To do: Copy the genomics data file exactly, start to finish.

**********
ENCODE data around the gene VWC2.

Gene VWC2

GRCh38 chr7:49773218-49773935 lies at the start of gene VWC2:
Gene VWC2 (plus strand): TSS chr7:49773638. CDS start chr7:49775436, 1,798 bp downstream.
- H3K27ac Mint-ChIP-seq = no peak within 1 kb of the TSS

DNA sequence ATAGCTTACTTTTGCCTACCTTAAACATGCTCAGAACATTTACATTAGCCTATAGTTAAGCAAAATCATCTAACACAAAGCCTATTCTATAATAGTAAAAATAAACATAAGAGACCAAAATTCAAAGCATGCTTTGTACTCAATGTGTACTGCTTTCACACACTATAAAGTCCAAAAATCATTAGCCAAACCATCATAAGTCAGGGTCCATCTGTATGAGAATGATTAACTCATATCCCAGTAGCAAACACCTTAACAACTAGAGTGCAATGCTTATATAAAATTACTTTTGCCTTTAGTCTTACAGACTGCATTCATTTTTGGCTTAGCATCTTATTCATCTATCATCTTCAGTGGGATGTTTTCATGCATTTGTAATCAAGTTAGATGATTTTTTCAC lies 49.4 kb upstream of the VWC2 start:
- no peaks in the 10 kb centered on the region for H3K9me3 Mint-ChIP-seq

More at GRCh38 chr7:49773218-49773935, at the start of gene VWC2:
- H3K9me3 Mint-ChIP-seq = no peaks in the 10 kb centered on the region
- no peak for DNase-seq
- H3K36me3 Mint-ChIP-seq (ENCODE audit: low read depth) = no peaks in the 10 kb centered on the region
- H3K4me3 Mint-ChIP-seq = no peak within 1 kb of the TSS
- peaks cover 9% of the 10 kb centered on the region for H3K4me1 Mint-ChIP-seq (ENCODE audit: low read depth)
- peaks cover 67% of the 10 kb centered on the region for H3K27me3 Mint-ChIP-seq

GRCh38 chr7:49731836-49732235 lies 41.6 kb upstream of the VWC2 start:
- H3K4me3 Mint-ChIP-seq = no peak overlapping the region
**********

ENCODE data around the gene VWC2.

Gene VWC2

GRCh38 chr7:49773218-49773935 lies at the start of gene VWC2:
Gene VWC2 (plus strand): TSS chr7:49773638. CDS start chr7:49775436, 1,798 bp downstream.
- H3K27ac Mint-ChIP-seq = no peak within 1 kb of the TSS

DNA sequence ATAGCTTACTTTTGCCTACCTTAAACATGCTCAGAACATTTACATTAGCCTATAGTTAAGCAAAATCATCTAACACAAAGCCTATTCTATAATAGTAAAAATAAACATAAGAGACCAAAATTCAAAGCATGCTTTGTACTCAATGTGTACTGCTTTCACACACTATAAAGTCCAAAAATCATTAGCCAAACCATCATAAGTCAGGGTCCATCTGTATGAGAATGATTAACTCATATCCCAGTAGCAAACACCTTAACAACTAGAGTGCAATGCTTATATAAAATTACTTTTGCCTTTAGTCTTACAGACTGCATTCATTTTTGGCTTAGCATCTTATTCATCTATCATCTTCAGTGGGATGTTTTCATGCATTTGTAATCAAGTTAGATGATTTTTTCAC lies 49.4 kb upstream of the VWC2 start:
- no peaks in the 10 kb centered on the region for H3K9me3 Mint-ChIP-seq

More at GRCh38 chr7:49773218-49773935, at the start of gene VWC2:
- H3K9me3 Mint-ChIP-seq = no peaks in the 10 kb centered on the region
- no peak for DNase-seq
- H3K36me3 Mint-ChIP-seq (ENCODE audit: low read depth) = no peaks in the 10 kb centered on the region
- H3K4me3 Mint-ChIP-seq = no peak within 1 kb of the TSS
- peaks cover 9% of the 10 kb centered on the region for H3K4me1 Mint-ChIP-seq (ENCODE audit: low read depth)
- peaks cover 67% of the 10 kb centered on the region for H3K27me3 Mint-ChIP-seq

GRCh38 chr7:49731836-49732235 lies 41.6 kb upstream of the VWC2 start:
- H3K4me3 Mint-ChIP-seq = no peak overlapping the region